GDPR – The Basics

Published on 12 October 2016

The Basics of GDPR

Providing a full description on the EU General Data Protection Regulation is not a simple task. Why?

Because it is not merely a compliance framework; rather, it is a blueprint for a combination of legal, technological and work habit changes within an organization. And it directly affects all currently accepted ideas and methods used in data management processes.


To gain a proper understanding of what is within the regulation and what to expect from it, some keywords needs to be discussed and understood.

First and foremost who is involved in the process? The regulation differentiates three major entities that are present in all scenarios where personal data is present.

First of all there are the ‘data subjects’ – those people whose personal data is collected. Those doing the actual data collection are called ‘data controllers’ and finally come the ‘data processors’; organizations tasked with processing the information collected.

Not only are the entities declared but also the concept of personal data is redefined. Whereas previously, personal data was simply any information that is relevant to an individual it is relevant to any information that can be directly or indirectly correlated to a natural person. In other words, any information that is specifically attributable to the user is considered personal data. So, anything from a simple IP address, to a user name or even health records can be described as personal data, and the list just goes on. That is why we need to reconsider what type of information is collected at an organization.

There is also a territorial scope around this. Any organization within or outside the EU that collects or processes personal data of EU citizens must take action according to the requirements of the GDPR.

The GDPR is therefore relevant to anyone responsible for the collection or processing of the personal data of EU citizens. And of course this does not except non EU businesses, because if they want to trade with the EU, they have to play by the EU’s rules.

GDPR rights and responsibilities

But what are those rules? To get a better understanding, let’s look at what rights Data Subjects will have and what responsibilities Data Controllers and Processors will need to consider:

  • The right to data correction: Simple enough yet giving subjects a chance to change any previously provided information and make adjustments if necessary.


  • Tighter consent requisitions: Data subjects must be informed and consulted on anything related to the processing of their personal data, or ways in which that data might be used.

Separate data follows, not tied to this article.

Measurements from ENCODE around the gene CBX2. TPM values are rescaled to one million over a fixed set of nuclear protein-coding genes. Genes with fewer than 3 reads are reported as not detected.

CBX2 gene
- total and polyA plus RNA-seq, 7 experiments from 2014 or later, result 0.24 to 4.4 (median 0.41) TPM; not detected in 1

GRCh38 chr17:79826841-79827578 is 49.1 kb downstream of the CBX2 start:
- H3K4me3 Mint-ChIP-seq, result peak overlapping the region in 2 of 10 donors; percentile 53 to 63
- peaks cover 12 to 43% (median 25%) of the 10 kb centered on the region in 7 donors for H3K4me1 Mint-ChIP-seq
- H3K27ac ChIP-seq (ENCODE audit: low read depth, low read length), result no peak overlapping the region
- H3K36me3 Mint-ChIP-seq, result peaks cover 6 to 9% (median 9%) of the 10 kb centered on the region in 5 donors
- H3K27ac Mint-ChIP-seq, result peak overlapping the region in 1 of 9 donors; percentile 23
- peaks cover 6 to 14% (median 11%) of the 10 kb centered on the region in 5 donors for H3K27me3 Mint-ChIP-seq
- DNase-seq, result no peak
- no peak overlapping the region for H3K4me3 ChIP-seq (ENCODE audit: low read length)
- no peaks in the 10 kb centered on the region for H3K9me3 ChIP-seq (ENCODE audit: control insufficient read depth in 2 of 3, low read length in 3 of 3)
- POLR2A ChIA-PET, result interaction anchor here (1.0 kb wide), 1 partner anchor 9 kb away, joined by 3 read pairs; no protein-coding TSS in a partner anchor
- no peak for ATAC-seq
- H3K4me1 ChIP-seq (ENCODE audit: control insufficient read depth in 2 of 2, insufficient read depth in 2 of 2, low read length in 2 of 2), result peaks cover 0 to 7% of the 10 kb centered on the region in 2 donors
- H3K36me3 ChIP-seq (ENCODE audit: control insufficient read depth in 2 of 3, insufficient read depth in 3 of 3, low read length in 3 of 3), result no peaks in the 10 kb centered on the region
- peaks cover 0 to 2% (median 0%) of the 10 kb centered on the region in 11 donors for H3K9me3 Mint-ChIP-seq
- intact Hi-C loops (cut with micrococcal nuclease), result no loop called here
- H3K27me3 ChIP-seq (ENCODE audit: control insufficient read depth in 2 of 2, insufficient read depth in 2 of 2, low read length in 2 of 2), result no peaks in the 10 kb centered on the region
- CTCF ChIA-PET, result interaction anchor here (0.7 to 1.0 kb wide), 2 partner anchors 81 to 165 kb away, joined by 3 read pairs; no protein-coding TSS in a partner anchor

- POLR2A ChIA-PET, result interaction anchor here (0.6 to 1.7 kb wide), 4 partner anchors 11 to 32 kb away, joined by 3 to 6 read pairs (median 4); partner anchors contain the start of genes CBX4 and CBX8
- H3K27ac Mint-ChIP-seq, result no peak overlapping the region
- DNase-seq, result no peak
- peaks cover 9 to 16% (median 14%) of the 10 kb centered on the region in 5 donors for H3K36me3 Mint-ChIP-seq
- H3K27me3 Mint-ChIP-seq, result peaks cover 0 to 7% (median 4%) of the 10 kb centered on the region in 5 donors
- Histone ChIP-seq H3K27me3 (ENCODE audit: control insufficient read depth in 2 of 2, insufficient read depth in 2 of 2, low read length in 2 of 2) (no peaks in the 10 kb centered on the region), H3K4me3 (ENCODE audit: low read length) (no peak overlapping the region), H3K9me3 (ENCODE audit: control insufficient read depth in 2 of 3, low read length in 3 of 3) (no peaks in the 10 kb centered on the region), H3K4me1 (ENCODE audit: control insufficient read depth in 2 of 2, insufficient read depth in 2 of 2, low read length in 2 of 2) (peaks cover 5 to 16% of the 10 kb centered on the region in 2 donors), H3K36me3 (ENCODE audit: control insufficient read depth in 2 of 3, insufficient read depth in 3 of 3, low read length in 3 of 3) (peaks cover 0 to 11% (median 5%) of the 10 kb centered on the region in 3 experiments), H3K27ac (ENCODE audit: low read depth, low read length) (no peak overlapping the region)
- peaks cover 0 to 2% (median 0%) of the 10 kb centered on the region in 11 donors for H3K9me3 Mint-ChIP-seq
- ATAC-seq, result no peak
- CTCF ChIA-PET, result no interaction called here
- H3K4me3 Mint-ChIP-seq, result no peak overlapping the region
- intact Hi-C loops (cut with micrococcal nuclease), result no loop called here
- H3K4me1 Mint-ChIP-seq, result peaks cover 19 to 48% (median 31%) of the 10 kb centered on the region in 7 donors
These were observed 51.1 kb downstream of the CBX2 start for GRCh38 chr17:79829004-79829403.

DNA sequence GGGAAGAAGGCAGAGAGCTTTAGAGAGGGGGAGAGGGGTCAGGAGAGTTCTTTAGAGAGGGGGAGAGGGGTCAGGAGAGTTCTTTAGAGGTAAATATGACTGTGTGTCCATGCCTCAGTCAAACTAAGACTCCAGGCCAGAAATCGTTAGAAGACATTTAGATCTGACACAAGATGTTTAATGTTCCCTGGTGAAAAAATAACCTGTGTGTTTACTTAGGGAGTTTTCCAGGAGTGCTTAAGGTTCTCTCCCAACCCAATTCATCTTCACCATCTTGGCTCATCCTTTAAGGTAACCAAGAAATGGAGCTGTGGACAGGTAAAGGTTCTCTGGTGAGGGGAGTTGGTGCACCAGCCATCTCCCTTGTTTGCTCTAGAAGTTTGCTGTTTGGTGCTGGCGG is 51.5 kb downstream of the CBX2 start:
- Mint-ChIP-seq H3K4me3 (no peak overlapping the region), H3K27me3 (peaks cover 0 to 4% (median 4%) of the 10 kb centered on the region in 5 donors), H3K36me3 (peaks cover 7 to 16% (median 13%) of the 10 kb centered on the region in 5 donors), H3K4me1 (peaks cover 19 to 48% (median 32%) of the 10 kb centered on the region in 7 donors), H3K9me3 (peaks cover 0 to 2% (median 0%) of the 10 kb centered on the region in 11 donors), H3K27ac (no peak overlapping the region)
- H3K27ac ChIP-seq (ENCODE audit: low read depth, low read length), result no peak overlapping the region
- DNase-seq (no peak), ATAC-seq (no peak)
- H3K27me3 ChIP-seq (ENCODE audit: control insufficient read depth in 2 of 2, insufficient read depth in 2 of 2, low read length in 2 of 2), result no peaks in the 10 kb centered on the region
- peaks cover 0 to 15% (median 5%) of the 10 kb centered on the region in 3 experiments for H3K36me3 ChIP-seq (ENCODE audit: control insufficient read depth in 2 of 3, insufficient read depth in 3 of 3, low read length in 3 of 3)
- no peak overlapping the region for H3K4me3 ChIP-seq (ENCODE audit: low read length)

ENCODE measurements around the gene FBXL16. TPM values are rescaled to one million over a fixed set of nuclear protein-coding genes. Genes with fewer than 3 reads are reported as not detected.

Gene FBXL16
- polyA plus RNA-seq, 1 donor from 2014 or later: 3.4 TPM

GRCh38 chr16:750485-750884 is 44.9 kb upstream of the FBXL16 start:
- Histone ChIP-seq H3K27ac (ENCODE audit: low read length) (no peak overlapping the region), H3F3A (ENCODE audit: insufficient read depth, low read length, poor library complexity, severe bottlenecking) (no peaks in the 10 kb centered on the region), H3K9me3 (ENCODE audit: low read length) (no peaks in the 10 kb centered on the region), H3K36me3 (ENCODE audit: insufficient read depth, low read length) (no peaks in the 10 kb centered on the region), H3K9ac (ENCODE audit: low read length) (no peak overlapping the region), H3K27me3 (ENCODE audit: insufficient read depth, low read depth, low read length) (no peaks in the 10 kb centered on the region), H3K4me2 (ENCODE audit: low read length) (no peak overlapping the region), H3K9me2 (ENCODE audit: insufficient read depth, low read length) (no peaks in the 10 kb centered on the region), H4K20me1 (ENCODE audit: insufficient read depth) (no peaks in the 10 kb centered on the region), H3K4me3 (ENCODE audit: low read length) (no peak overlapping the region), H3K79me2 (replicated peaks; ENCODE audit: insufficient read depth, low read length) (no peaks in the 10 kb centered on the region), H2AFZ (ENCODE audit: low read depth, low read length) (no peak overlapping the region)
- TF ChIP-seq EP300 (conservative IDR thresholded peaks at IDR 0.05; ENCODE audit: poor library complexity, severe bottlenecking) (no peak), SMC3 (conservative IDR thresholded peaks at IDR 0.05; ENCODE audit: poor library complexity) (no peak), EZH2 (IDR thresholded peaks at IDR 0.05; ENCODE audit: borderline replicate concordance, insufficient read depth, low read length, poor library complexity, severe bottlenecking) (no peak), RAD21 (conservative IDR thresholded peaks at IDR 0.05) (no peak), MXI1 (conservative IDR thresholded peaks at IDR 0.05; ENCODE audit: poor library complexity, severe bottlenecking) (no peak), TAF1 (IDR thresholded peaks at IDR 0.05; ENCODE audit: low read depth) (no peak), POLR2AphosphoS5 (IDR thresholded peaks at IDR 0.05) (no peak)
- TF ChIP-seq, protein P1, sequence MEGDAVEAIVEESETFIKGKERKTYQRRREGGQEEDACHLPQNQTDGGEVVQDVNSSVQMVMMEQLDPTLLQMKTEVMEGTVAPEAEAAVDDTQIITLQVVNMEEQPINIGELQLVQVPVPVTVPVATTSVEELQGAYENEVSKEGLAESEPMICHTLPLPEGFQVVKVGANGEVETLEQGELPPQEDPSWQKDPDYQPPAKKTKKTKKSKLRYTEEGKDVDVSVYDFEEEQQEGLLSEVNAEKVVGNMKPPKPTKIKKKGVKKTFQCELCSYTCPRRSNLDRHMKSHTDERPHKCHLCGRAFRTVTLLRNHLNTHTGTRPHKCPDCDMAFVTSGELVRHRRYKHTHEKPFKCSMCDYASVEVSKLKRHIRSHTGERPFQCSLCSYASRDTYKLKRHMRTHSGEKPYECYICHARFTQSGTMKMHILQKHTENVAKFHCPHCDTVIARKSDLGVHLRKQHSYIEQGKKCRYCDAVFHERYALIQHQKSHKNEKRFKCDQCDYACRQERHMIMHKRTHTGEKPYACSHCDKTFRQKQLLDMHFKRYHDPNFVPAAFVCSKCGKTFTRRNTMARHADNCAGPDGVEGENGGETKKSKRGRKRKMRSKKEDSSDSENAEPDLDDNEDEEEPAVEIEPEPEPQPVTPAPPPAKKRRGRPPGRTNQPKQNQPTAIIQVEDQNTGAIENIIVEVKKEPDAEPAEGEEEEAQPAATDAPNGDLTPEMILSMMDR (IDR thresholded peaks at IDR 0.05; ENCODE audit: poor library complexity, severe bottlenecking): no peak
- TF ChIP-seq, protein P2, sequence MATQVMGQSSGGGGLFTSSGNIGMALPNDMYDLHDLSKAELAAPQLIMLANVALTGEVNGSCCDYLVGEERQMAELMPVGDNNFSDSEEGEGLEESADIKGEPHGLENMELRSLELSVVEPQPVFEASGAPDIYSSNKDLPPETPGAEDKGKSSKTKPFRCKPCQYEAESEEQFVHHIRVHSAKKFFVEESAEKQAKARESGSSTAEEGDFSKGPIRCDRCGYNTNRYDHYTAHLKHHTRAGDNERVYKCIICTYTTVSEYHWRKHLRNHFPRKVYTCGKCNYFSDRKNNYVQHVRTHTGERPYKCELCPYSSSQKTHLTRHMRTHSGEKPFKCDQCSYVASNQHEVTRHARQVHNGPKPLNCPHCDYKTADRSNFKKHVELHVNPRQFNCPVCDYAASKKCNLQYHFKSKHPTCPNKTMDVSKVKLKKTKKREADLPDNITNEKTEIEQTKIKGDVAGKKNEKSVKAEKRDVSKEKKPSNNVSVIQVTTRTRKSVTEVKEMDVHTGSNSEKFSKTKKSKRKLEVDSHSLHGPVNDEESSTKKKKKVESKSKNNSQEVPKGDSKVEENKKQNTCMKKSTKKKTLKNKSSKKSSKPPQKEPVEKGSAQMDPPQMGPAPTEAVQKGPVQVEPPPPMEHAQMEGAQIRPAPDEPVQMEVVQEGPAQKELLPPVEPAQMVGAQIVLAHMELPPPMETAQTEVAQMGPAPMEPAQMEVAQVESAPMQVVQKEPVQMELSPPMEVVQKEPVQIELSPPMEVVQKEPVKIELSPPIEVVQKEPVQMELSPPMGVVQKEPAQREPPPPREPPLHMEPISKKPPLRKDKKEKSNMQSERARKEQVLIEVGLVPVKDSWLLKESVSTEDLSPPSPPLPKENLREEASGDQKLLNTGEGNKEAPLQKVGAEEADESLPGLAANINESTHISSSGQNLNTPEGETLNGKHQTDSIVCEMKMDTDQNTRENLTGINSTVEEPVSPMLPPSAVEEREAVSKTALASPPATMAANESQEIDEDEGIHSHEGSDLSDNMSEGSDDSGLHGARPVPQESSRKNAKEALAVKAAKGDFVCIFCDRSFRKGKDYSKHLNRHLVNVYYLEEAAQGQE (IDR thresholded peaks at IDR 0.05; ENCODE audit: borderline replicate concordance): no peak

• The right to be forgotten: Giving subjects the chance to erase all stored information relating to them.


  • Notification on data endangerment and current state: During the whole data handling process subjects bust be informed on what is happening to their personal data and if it is at risk.


  • Privacy by default: Once an agreement has been made between the subject and the other data entities, divergence from the terms is only possible once an additional agreement has been made by the parties.


These are the rules that directly apply to data subjects, but the responsibilities of both data controllers, known as responsibilities, are also very much in the interests of the data subjects

  •  Accountability for violations and breaches: Both controllers and processors can be held responsible by the supervisory authority in the event of any negligence of personal data security or of not complying with the GDPR requirements.


  •  Harsh sanctions for not complying: The GDPR stipulates that not complying with the regulation can lead to penalties up to 4% of total global annual turnover or €20 million, whichever is the higher amount.


  •  Embedded security measures: The security of personal data should not be an afterthought when it comes to infrastructure development.


  •  Visibility in the data flow: Information and the actions executed to it must always remain visible and traceable.


  •  Full functionality of data handling: All implemented habits and technologies must serve the sole purpose they were intended for.


  •  End-to-end security: Not allowing any gaps during the data handling process. Constantly managing the security of information and the actions taken by users allowed to control the data flow.


The previously described rights and responsibilities are a perfect reflection of one of the main goals of the GDPR; namely, to shift focus more onto the data subjects, giving them much greater control over what can be done with their personal data and constantly informing them about its current state.

Alongside that, the GDPR aims to increase the level of protection of citizens’ data, unifying processes and regulating data collection and processing.

Once we have these terms settled we can finally get to the interesting part. How does this work in practice?

Stay tuned, the next post in this topic is coming soon in the mean time get a copy of our official document on the GDPR here.

by István Molnár

István is the Compliance expert at Balabit. With extended knowledge and understanding of international standards, regulations, and frameworks. He acts as an adviser in compliance-related sales projects and as a content specialist in the Product Marketing team.

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